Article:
Brian Reddy (left) from the startup company Kinnva, together with Ben Steele from Invest in Bergen.

Singapore startup sets up a new branch in Bergen

Kinnva is the latest company to move to our region, with the help of the team at Invest in Bergen.

The company’s founder, Brian Reddy, wants to enable the Norwegian salmon industry to become more sustainable, so that it can continue to operate for years to come. 

He mentions that currently, much of the protein for fish feed comes from soybeans, or from wild fish stocks in South America. These protein sources can be subject to big fluctuations in price, and they are also linked to a loss of biodiversity.

With the environment becoming more important for consumers, salmon farmers are coming under increasing pressure to rethink their supply chains.

Kinnva is developing a new way of creating protein – one that uses less space, produces fewer carbon emissions, and can take place in Norway. Rather than relying on wild fish stocks or plants, Reddy wants to use microbes that are grown in land‑based tanks.

He explains that this will provide fish farmers with a predictable source of feed, one that does not need to be shipped in from the other side of the world.


Reddy’s company, Kinnva, is developing a more sustainable source of feed protein that comes from single-celled organisms.

He adds that setting up a base in Norway was an easy decision, as the country is the world’s leading producer of Atlantic salmon.

Reddy contacted the team at Invest in Bergen, who helped him to set up a company here in Bergen. The entrepreneur now has big ambitions for the future.

Immense opportunities

Kinnva’s process relies on breeding single‑celled organisms, creating biomass that can then be turned into a protein powder.

The microbes can feed on methane or methanol, two by‑products from the oil and gas industry that are in good supply on the Norwegian coast.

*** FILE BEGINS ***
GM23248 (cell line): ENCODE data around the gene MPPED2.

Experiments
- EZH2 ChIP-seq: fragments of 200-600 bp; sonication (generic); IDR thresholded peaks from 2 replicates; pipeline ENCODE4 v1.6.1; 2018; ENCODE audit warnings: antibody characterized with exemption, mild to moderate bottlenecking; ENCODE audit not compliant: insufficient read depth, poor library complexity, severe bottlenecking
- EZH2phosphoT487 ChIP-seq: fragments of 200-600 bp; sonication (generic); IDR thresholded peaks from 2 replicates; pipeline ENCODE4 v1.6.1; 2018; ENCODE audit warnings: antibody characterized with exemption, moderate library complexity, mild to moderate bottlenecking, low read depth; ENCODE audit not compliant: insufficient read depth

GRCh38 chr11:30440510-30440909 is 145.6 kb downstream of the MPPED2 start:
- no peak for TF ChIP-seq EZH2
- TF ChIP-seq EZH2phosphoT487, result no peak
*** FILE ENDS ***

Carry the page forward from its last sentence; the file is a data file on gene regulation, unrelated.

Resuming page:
This is an example of circular economy thinking, where waste materials and outputs are re‑used in new ways – something that the United Nations and other organizations say is an important part of protecting our environment.

The company may be starting small, but its founder has plans to scale up production in a big way. Within around two years, Reddy is hoping to reach a capacity of around 30,000 tonnes of protein per year. Within five years, he aims to be producing around 100,000 tonnes.

He believes that if more feedstock for salmon is made here in Norway, it could unlock “immense opportunities” for the aquaculture industry.

“It would make great sense if feed protein was being produced locally,” explains the Singaporean founder. “We could improve the carbon footprint, while also creating jobs for Norway.”

“Perhaps most importantly, locally produced feed could make salmon producers more resilient, protecting them against price shocks and global environmental pressure.”

The seafood industry is one of the country’s largest sources of income, employing nearly 60,000 people and contributing NOK 37 billion to the country’s GDP.

Reddy adds that in future, locally produced feed could be used as a selling point and a badge of honour by Norwegian salmon farmers.


Reddy together with Hatch co-founder Wayne Murphy. The founder is currently taking part in the Hatch’s accelerator programme for seafood startups, which involves visits to Hawaii, Bergen and Singapore. 

Hatch programme

At the same time as getting his Norwegian company up and running, the founder is also taking part in the Hatch accelerator programme.

The scheme offers a 15‑week programme of mentoring and support, as well as up to €100,000 in funding, to help young seafood companies grow and develop.

The teams of startup founders start with a six‑week stay in Hawaii, followed by a trip to Bergen, and finally a visit to Singapore.

While in Bergen, the Hatch companies were given a warm welcome by members of the city’s aquaculture sector.

The group took part in a whirlwind of meetings and introductions to local seafood companies while in the city, including industry giants such as Lerøy and Cargill.

These new contacts will surely come in useful for Reddy, as he seeks to have a positive impact on the Norwegian salmon industry in future.

 

Find out more about Greater Bergen’s aquaculture industry

 



Are you interested in setting up a new company in the Greater Bergen region? If so, you could receive crucial support from Invest in Bergen.

Our organization can provide information, introductions to useful contacts, and even help you to find your ideal business location in Greater Bergen. If you’re interested in these services, simply get in touch with us today.